The book is lavishly illustrated with ‘snapshots from family albums’ (photos taken by the participants during meetings and excursions) and the full texts of letters. Projects are documented with sketches, drawings, photos and, importantly, the texts are written in clear language.
‘Team 10 grew out of criticism within CIAM, as an irritating grain in an oyster’, said Aldo van Eyck in 1991. Criticism was directed against what critics saw as the extreme functionalism of Le Corbusier, whom Team 10 members believed wanted to create ‘a humane, poetic, disciplined, machine environment for a machine society (probably a society of technicians with a pretty strict hierarchy)’ . Team 10 was an informal organisation – there was no such thing as official membership – made up of architects that met regularly. At these meetings, dedicated to topics as mass housing construction, urban infrastructure and the welfare state, participants -‘members’ and invitees – presented their designs and then discussed them. The exchange of ideas wasn’t confined to meetings, however, since most members were active in architectural education. As a result, new generations of architects were introduced to the ideas of Team 10.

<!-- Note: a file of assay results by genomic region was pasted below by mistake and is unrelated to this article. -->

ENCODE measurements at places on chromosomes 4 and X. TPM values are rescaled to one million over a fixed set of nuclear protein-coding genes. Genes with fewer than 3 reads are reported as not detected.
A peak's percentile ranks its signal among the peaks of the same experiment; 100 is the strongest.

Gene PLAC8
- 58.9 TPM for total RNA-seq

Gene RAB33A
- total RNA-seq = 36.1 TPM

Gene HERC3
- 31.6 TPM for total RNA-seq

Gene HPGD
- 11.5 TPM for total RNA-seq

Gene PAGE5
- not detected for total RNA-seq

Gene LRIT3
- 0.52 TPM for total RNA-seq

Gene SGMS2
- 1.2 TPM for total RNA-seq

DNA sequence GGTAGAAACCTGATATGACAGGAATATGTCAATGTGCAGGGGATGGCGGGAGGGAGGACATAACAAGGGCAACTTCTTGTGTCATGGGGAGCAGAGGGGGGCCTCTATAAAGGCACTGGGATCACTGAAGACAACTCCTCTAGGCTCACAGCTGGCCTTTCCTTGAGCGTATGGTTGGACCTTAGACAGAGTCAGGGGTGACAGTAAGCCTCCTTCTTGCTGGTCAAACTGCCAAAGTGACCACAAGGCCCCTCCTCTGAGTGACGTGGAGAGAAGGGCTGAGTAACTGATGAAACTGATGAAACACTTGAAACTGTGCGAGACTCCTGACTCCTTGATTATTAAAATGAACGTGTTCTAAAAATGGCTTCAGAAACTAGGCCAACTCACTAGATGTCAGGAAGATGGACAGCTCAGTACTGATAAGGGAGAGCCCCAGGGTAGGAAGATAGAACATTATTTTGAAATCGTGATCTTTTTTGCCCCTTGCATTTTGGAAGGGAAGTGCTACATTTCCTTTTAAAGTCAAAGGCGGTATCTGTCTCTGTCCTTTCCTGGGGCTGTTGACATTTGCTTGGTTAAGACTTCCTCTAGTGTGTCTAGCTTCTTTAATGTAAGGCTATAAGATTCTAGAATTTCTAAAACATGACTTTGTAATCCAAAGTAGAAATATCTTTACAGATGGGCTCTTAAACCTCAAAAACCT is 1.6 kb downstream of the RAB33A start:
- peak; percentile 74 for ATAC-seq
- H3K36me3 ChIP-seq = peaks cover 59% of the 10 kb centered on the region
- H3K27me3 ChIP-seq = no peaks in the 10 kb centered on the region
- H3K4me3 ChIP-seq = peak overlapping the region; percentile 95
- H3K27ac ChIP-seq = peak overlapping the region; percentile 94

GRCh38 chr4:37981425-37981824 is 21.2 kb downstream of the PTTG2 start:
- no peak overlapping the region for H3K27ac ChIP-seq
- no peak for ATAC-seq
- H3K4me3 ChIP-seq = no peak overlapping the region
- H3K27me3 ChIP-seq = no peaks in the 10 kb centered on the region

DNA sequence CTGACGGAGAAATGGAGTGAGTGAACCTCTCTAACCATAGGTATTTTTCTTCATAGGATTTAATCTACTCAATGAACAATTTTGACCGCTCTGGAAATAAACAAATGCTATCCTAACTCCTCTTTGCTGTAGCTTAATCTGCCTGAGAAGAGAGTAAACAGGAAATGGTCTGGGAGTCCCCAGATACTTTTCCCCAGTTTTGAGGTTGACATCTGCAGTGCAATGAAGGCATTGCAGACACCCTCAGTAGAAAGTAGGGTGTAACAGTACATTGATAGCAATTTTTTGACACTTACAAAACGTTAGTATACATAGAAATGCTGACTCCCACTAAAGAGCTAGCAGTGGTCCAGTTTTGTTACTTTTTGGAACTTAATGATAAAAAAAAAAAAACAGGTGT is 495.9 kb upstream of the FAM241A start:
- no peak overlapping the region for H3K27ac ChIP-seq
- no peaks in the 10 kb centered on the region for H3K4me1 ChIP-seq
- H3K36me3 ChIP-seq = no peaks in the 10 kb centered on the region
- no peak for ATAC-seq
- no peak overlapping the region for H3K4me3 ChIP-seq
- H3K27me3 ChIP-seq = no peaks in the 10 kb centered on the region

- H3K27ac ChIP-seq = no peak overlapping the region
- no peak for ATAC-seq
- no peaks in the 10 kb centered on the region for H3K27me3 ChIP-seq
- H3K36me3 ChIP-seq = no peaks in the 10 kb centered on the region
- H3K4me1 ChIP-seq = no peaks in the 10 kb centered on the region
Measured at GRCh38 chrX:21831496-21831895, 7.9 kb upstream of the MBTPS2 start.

Team 10 had its own ‘inner circle’ of highly active designers who organised the meetings. These are the figures – Jaap Bakema, George Chandilis, Giancarlo De Carlo, Aldo van Eyck, Alison and Peter Smithison, and Shadrach Woods – focused on in both the exhibition and book, although other members like John Voelcker and Ralph Erskine aren’t excluded.
Though the group was never officially established, 1953 is considered the year it came into being. That was the year that all core members, apart from De Carlo, attended the ninth CIAM congress in Aix en Provence (France) along with 3000 other people. And it was also the year that a number of them were asked to organise the tenth CIAM congress (hence the name Team 10). That tenth congress took place in 1956 in Dubrovnik. Three years later, in 1959, CIAM was unofficially disbanded during a meeting in Otterlo, thanks largely to the efforts of Team 10 members. After that the Team 10 meetings started, and they were staged over the next eighteen years. Yet most members felt that Team 10 only ceased with the death of Jaap Bakema in 1981. Or as Alison Smithson put it: ‘Bakema was […] like Marshal Tito, I mean after him Yugoslavia disintegrated’.
Years of research into Team 10 have been carried out by ‘Team Max’, as Christine Boyer affectionately called it at the exhibition opening. A study that started with the appointment of Alison Smithson as successor to Bakema at Delft University of Technology. She was responsible for the publication of the book Team 10 meetings 1953-1984. Research then continued under Max Risselada. Research into the individual Team 10 members, conducted independently at various universities, formed the basis for the portrayal of the Team 10 group as presented today.